Neumorphic Design / Soft Design

Yassine Zanina
Jan 2 · 4 min read
Neuromorphic Design

A new design trend?

With the end of 2019, we wrap up another year of design trends, a year marked by the rise of illustration, bold typographies, minimalism, vibrant colors, and surprisingly 3d element, but as the year approaches its end, a new design trend is already catching with designers: “Soft design” or better known as “Neumorphic Design”

The history behind Neumorphic design

The Neumorphic Design is based on another design approach called “Skeuomorphism or Skeuomorphic design” used when companies started prioritizing human-machine interactions.

basically, Skeuomorphism design is the idea to make a product feel and looks as close to real-life object as possible, as shown in the images below, this is a design for a remote control application, this is a great example of the use of Skeuomorphism, the buttons are designed in a way that gives the user that feeling of a false reality, with the use of light reflection, and the “OK” button that looks like as if its concaved.

Skeuomorphism is a term most often used in graphical user interface design to describe interface objects that mimic their real-world counterparts in how they appear and/or how the user can interact with them. IDF

Example of Skeuomorphic Design

Now that we acknowledged the history, let's examine the future, as we mentioned before Neumorphic design is believed to be based on the Skeuomorphic design, so…

What is Neumorphism / Neumorphic design

Neumorphism is a fairly new design trend, only getting attention in the past few weeks, so the name came from morphing the two words “New” + “Skeuomorphism” into “Neumorphism”.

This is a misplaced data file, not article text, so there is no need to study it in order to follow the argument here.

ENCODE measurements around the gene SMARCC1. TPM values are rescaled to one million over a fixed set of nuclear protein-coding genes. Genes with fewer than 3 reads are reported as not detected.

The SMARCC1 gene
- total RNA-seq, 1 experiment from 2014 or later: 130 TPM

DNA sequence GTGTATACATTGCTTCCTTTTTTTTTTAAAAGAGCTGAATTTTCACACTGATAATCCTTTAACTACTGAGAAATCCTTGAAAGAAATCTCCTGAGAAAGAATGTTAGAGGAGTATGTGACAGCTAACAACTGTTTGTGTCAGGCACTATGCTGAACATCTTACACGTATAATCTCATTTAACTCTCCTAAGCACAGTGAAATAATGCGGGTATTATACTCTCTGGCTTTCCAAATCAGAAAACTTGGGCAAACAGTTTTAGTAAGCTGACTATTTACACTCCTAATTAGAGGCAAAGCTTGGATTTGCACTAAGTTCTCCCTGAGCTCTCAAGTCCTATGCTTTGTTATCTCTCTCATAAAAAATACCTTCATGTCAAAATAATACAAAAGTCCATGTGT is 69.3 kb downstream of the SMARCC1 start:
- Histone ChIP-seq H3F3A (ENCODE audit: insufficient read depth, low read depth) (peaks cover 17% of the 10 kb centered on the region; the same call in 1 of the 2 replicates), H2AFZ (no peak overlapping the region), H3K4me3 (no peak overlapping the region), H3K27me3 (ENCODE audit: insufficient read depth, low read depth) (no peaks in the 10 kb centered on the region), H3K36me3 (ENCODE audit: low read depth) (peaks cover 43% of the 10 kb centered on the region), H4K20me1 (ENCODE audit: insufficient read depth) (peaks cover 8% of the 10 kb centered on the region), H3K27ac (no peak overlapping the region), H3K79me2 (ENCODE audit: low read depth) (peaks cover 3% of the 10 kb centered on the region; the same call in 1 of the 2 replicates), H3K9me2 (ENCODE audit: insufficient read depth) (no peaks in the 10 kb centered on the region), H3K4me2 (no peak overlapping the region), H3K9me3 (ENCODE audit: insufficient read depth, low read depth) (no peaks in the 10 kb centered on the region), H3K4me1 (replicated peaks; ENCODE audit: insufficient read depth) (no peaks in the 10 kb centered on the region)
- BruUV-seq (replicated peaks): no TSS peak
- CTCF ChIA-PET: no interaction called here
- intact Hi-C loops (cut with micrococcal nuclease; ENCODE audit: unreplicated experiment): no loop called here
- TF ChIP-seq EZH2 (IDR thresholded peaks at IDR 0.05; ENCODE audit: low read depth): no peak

It is a visual style, that uses cast inner and outer shadows to give the illusion of extruded shapes

So using the last example (the remote control app), we will try to apply the soft design and the result should roughly look like this.

Neumorphic Design / Soft Design

How to design Neumorphic shapes

Here’s my approach to designing a Neumorphic shape:

1- Choose your background color because that would be the color of both the background and your shape, and it works for all colors not just soft white and black.

2- Select a lighter shade of your primary color, that will serve as the shadow cast on the side of the light source

3- Select a darker shade of your primary color, that would be the shadow opposite to the light source

4- Apply the shadows as follow to achieve a perfect soft effect: if the shape is 60px * 60px, the spread/blur is one-forth (60/4 = 15) and the offset is one-third of the blur (15/3 = 5), for the lighter side the offset is negative (x: -5, y:-5) and the darker side the offset would be positive (x: 5, y:5) to give the illusion that a light source is coming at a -45° angle.

use the values below to start your designs

How to achieve the Neumorphic Design


Like most design trends, Neumorphism is yet another beautiful approach to design user interfaces that look soft and easy on the eye, but, I don’t think well be ever seeing it used in real-life product, since it is a bit of a challenge, and isn’t versatile enough to be adopted in professional projects, not as much as its counterpart “Skeuomorphic design” which was once a huge design approach used by big companies to develop user-friendly interfaced that mimics real life.

So my final verdict: I think it’s a fun new design approach, we’ll sure be seeing a lot of designs implementing the Neumorphic Design but I don’t this it’ll ever be used by professional designers.

Check my last story on interactions between designers & developers

Welcome to a place where words matter. On Medium, smart voices and original ideas take center stage - with no ads in sight. Watch
Follow all the topics you care about, and we’ll deliver the best stories for you to your homepage and inbox. Explore
Get unlimited access to the best stories on Medium — and support writers while you’re at it. Just $5/month. Upgrade